* Beef: it’s what’s for dinner (at the D.C. Circuit). [How Appealing]
* “The Likelihood A Robot Will Steal Your Job, In One Picture.” Good news for lawyers, not-so-good news for paralegals. [Kotaku]
* An interesting perspective from Professor Faisal Kutty: “Why Gay Marriage May Not Be Contrary To Islam.” [Huffington Post]
* And from Willkie partner Francis J. Menton: “Argentina Is Joined In The Supreme Court By The Coalition Of Weasels.” (I’m guessing Willkie doesn’t represent many foreign sovereigns in fights against their creditors; that seems to be Cleary Gottlieb’s niche.) [Manhattan Contrarian via Instapundit]
* A CLE event that offers a lot of bang for the buck. [National Firearms Law Seminar]
* If you’ll be in Philadelphia tomorrow night, watch a bunch of Penn Law students beat up some punks from Wharton — for a good cause! [Wharton vs. Law: Fight Night; promotional video after the jump]
* Another year, another survey that shows prospective law students care more about the U.S. News Law School Rankings than anything else when applying to law school. In fact, it’s the exact same number from 2010. Kids are dumb. [Kaplan]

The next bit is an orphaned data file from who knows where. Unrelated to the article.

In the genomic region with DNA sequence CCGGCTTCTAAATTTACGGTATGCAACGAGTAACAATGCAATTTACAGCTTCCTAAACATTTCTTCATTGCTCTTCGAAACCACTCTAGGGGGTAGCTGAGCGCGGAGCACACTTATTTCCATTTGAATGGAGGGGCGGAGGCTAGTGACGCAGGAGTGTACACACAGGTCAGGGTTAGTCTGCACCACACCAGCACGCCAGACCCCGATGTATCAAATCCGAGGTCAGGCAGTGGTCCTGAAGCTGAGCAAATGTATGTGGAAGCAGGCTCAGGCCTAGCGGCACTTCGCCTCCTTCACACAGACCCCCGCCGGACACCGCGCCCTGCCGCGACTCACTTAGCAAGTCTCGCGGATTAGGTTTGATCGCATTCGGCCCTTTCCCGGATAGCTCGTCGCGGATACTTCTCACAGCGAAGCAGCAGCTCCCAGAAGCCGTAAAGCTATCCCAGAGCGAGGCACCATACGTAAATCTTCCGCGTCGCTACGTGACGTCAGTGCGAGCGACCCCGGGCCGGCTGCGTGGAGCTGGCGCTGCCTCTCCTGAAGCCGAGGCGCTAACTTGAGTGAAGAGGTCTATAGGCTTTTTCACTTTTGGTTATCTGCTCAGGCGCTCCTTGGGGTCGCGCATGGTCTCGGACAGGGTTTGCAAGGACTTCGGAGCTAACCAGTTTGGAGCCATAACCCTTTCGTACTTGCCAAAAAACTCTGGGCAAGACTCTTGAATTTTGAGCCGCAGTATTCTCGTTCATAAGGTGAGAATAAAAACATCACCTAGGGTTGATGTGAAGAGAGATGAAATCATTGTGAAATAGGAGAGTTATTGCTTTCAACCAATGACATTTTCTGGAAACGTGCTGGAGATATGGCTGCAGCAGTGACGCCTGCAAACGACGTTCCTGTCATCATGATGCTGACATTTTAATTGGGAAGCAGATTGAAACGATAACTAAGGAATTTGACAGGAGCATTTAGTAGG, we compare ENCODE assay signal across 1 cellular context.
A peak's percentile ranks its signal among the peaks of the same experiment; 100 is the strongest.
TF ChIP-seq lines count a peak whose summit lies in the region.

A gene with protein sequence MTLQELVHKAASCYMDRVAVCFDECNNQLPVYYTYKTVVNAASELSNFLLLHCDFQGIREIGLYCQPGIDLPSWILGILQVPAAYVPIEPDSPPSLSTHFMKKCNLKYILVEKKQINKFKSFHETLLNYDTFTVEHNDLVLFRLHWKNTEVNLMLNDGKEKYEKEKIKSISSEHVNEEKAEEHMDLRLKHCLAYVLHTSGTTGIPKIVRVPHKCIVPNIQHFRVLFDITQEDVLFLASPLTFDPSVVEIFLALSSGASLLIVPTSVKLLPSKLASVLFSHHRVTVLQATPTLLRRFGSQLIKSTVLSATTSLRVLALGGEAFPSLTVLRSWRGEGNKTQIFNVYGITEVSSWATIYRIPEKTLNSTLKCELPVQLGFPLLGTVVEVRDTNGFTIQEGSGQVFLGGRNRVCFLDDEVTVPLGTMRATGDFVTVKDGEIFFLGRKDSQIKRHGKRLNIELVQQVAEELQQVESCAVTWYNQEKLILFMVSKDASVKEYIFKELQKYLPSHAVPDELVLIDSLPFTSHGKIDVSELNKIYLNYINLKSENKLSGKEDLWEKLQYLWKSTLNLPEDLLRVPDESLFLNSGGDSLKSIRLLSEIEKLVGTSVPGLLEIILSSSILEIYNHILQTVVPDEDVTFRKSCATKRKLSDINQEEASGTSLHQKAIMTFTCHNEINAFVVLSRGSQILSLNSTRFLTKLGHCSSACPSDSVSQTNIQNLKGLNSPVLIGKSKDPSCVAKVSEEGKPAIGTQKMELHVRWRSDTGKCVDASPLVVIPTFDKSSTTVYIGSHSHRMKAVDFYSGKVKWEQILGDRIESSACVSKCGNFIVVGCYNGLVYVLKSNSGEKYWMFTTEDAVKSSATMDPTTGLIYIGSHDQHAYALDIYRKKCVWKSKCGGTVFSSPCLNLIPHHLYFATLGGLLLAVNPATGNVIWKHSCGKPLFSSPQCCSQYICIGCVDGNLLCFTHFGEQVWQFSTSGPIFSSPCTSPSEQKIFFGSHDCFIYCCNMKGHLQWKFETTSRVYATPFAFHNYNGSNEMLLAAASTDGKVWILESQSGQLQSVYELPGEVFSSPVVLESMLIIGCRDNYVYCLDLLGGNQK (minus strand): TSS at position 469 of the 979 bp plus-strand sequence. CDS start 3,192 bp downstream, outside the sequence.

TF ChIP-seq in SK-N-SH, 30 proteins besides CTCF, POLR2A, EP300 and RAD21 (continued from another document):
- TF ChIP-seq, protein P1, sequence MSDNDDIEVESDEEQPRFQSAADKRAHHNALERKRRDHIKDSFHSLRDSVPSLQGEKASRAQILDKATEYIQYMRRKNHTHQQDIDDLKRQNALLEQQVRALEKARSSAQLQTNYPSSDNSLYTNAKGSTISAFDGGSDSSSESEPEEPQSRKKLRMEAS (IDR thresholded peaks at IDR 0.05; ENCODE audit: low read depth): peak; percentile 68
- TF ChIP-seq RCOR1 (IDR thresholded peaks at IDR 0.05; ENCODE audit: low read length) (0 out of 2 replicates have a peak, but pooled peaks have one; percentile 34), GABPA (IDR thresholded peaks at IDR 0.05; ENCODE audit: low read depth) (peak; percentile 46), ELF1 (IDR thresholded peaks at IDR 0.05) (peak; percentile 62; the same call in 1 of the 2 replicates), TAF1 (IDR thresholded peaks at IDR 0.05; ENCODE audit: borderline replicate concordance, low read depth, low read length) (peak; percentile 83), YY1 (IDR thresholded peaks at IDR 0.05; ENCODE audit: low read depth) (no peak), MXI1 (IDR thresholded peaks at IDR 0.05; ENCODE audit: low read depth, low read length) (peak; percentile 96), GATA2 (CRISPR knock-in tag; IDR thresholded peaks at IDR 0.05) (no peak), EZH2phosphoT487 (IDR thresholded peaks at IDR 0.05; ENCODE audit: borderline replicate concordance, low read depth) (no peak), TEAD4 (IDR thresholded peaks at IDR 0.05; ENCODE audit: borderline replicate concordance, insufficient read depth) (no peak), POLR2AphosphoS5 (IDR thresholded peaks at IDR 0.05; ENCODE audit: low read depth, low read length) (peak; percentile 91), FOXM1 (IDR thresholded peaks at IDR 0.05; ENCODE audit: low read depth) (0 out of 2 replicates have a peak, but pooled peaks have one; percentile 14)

* Everybody is worried about what will happen when computers replace attorneys. I’m much more interested in what will happen when computers replace hookers. [The Atlantic]
* If watching our Congress ask idiot questions of Jamie Dimon doesn’t make you feel like we need vastly more intelligent Congresspeople, maybe watching them fawn over Jamie Dimon will do the trick. [Dealbreaker]
* I really hadn’t thought of this — in addition to your huge educational debts, your parents are most likely out there spending your inheritance. I swear, if I ever spend money on more education, it’s going to be on a post-apocalyptic survivalist class. [Law and More]
* Former TSA lady gropes current TSA lady after inappropriate groping from TSA. [Threat Level / Wired]
* In real life, unlike Monopoly, a bank error is never really in your favor. [Legal Blog Watch]
* Do the Republicans have an abortion problem? [New Yorker]
* Happy Birthday, Lat! Check out the very cool gift (affiliate link) that he received in the mail today — signed by one of the authors. [Twitpic via Twitter]
With its critical impact on the world economy and global trade, privacy legislation in Asia has been extremely active in the last several years. A recently released report, Privacy Laws in Asia, written by Cynthia Rich of Morrison & Foerster LLP for Bloomberg BNA, analyzes commonalities and differences in the privacy and data security requirements in countries including Australia, India, Hong Kong and more.
This report gives you at-a-glance access to a side-by-side chart comparing four key compliance areas, a country-by-country review of the differences and special characteristics in the law, and explanations of the common elements of the privacy laws in 11 jurisdictions.